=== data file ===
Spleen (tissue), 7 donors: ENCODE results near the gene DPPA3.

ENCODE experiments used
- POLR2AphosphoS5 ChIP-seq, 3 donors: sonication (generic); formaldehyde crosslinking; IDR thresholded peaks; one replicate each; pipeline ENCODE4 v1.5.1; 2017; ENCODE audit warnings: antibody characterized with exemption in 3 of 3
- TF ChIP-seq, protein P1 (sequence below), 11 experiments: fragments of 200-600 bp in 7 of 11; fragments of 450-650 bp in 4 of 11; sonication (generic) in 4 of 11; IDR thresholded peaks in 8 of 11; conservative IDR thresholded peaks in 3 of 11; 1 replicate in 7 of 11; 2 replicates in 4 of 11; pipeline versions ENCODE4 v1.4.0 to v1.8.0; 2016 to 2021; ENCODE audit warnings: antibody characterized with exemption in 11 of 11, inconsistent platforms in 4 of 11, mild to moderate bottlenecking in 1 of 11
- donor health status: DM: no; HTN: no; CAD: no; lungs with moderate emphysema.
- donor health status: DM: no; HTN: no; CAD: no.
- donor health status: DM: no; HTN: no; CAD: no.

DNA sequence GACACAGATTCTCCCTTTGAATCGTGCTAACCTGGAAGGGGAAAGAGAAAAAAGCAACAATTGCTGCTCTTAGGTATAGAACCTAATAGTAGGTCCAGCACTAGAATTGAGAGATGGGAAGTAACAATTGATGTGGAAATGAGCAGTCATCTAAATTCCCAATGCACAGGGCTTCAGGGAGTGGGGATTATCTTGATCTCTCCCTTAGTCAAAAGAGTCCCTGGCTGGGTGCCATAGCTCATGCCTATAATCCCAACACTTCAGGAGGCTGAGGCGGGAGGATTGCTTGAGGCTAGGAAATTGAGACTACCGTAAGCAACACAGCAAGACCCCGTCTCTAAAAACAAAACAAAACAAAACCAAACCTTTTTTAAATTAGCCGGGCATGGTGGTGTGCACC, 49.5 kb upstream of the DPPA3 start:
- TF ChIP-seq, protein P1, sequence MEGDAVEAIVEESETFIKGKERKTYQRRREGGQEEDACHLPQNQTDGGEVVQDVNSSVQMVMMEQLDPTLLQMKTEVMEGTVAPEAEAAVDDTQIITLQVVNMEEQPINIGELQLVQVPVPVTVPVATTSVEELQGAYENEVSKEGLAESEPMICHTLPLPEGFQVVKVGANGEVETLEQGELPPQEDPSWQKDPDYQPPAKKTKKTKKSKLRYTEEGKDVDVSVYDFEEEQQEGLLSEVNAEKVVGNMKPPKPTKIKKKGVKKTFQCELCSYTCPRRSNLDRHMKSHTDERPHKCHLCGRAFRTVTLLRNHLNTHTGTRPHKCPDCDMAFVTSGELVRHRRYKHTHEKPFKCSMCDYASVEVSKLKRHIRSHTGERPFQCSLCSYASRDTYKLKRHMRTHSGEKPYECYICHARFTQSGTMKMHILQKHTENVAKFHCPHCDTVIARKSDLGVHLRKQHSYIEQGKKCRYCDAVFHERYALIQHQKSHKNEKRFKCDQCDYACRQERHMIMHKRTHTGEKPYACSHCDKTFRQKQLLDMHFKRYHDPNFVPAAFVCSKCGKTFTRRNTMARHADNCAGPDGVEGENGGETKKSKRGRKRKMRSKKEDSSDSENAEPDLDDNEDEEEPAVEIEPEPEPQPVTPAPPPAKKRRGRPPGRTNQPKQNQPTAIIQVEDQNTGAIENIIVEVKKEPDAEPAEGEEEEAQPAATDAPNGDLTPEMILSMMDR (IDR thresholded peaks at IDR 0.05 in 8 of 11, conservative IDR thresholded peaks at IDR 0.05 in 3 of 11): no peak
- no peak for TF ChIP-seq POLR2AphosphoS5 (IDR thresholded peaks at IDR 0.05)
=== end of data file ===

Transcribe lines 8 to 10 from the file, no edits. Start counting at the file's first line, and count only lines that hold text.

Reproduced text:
DNA sequence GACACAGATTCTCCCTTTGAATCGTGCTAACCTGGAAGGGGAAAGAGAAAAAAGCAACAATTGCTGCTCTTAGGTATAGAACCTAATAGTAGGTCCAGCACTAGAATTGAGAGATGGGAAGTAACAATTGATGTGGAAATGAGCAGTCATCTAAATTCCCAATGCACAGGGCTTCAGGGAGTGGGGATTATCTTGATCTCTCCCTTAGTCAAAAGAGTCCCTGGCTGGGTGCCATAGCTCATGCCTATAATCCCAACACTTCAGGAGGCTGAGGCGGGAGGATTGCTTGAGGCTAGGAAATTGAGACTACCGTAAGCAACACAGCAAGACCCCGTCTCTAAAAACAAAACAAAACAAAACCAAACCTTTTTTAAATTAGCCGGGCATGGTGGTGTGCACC, 49.5 kb upstream of the DPPA3 start:
- TF ChIP-seq, protein P1, sequence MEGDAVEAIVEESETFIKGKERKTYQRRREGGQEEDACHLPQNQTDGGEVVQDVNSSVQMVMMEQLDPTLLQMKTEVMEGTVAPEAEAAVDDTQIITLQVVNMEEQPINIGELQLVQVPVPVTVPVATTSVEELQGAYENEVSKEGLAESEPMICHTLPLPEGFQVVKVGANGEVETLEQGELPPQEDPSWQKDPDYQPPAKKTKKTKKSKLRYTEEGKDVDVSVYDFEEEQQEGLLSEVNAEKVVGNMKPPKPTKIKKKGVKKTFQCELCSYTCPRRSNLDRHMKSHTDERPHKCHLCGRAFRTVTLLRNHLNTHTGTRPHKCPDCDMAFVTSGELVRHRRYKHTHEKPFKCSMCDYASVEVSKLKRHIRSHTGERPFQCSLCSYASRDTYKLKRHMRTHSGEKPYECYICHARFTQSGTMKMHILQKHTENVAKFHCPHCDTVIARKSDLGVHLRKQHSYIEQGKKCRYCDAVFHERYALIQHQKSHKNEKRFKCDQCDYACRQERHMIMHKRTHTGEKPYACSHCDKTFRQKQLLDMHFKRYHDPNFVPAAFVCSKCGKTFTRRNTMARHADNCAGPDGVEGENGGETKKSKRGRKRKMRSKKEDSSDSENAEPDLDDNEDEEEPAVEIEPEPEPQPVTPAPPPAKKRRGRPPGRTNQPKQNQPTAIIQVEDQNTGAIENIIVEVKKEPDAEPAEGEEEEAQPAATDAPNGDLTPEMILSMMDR (IDR thresholded peaks at IDR 0.05 in 8 of 11, conservative IDR thresholded peaks at IDR 0.05 in 3 of 11): no peak
- no peak for TF ChIP-seq POLR2AphosphoS5 (IDR thresholded peaks at IDR 0.05)